In removing such confusion the Minister has produced not only more efficiency but a much greater boost to the morale of the defence forces, in particular the Air Force, so that people know with whom they are dealing. If the Air Force itself can be dealt with by a member of the public or other persons then we avoid difficulties.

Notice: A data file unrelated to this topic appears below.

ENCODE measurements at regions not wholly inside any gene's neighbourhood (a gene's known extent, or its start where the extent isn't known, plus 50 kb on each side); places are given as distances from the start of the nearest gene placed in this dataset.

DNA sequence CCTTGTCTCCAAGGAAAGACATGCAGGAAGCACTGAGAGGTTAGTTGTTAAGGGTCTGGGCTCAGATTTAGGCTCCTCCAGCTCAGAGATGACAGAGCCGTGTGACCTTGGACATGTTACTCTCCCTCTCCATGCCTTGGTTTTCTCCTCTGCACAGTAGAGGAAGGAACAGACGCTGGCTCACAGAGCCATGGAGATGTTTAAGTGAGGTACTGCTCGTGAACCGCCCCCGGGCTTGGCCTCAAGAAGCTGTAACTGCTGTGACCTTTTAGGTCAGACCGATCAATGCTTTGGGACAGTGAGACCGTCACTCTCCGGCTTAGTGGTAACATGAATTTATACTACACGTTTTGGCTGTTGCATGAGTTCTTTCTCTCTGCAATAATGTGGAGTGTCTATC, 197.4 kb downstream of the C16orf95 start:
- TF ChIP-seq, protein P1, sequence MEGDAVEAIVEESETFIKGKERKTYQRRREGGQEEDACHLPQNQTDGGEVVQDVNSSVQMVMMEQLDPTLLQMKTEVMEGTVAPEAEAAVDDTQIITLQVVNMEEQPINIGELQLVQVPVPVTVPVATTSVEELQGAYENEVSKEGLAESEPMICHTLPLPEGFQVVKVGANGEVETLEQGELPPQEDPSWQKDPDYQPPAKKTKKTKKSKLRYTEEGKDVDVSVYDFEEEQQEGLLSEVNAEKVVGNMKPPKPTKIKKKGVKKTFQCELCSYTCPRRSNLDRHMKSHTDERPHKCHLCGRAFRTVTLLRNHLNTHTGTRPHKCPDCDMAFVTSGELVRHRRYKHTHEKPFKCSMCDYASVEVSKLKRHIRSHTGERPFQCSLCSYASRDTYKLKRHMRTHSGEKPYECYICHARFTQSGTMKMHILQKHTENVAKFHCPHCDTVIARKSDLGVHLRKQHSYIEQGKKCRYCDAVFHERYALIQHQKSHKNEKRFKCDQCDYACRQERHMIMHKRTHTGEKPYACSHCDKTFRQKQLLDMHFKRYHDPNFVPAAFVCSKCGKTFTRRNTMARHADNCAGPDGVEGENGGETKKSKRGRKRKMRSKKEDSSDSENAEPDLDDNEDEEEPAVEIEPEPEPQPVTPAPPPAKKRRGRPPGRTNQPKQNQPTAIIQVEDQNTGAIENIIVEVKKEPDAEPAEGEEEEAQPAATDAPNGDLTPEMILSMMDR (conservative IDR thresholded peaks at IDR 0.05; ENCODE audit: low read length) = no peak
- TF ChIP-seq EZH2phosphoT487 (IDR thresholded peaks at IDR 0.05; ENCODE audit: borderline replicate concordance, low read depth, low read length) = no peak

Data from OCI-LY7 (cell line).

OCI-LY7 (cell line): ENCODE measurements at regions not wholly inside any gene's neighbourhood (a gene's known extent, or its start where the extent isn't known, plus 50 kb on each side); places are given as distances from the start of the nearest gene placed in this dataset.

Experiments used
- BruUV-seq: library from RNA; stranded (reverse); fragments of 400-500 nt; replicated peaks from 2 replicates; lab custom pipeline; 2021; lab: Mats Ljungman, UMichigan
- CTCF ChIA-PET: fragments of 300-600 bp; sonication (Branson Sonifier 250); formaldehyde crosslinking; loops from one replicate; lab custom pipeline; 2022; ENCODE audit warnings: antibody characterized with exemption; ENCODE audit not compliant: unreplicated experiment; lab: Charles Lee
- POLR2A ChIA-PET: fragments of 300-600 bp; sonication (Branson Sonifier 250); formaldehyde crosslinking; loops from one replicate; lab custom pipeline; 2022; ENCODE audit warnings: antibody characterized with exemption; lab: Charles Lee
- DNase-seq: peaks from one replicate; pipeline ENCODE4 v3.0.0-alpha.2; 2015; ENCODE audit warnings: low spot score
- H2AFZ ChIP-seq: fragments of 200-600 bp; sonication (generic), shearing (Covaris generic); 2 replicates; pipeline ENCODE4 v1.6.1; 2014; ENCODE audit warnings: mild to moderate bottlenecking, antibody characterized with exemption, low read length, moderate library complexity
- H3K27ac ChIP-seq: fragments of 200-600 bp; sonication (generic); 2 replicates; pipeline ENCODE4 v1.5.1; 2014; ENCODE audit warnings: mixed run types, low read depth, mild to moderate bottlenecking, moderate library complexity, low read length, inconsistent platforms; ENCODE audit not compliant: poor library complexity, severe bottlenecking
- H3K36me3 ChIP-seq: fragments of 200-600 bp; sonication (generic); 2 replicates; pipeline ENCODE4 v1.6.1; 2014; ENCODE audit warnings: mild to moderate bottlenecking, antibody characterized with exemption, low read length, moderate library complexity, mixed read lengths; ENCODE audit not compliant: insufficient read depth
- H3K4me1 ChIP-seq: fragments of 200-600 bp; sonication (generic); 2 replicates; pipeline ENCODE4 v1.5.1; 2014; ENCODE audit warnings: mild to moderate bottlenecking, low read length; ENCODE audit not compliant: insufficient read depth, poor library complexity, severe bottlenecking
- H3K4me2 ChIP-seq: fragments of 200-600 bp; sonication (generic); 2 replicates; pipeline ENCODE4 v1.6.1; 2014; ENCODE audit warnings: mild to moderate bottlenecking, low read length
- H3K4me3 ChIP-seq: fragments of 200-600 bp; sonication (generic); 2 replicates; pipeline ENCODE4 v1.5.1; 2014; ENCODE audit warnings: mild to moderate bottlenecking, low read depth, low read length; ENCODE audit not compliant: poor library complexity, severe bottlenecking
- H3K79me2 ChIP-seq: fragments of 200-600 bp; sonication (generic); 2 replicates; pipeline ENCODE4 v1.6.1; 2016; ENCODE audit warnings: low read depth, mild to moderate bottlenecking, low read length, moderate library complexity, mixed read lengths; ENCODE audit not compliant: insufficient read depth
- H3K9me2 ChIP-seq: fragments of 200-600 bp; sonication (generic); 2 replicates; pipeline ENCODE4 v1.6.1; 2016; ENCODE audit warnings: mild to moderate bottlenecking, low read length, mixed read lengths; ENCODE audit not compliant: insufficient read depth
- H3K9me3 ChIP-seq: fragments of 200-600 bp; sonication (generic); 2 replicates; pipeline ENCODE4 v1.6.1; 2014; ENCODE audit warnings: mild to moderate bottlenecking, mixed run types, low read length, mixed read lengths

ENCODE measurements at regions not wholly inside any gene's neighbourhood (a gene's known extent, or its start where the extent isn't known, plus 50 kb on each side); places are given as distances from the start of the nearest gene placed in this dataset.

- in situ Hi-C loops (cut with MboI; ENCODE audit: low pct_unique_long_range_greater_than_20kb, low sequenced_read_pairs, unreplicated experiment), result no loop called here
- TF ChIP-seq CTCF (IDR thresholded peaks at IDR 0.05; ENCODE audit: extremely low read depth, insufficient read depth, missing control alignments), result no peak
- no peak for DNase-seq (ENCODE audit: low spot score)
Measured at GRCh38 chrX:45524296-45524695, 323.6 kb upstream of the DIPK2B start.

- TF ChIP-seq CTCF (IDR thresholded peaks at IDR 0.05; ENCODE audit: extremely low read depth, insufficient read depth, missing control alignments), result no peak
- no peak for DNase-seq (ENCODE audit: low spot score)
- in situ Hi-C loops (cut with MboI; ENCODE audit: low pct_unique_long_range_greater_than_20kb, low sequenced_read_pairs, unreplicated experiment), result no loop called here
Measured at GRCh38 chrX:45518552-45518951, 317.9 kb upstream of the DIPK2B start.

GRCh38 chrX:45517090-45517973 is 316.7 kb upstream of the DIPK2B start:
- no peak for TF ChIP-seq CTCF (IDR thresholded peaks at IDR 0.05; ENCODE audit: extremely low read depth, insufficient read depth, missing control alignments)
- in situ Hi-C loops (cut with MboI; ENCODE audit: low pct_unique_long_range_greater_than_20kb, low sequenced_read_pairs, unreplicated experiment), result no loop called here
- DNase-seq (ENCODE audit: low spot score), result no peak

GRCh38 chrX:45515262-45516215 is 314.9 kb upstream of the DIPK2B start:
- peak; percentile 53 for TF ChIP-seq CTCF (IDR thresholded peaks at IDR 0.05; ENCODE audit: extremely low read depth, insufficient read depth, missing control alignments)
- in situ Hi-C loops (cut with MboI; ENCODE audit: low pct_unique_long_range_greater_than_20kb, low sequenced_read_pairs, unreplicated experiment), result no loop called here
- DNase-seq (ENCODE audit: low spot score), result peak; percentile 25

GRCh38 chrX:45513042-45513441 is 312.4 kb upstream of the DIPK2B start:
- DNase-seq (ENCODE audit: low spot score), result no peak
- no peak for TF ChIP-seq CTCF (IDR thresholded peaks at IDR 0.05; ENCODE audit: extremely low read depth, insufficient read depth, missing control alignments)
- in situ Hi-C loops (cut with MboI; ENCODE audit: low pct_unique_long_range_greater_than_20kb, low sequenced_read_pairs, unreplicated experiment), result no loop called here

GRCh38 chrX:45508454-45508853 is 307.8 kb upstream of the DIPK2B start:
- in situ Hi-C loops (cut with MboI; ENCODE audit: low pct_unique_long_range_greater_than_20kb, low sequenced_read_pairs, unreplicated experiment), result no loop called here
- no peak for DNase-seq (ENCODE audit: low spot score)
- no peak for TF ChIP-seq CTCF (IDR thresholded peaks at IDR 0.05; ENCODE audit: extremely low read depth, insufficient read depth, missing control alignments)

Mr DEPUTY SPEAKER (Mr Lucock -I point out to the honourable member for St George that one can give an illustration on almost any Bill that comes before the House if one desires. He has been a member of the Parliament for a sufficient length of time to know that many members make passing references to certain factors which perhaps have no relevance to the Bill. I accept the fact that this is a Bill which concerns the Royal Australian Air Force. Therefore passing references may be a little faster, particularly as we now have Fills and Mirages. But even at that speed passing references, implications and so forth are still not relevant to the actual subject matter of the Bill before the House. I point out again the difficulty that confronts the Chair and the House. We are now running into the grave danger of this debate being widened into a debate on defence. That is something that certainly must not be allowed to happen. The honourable member for St George should restrict his remarks to the very limited Bill and the very limited subject which is being debated.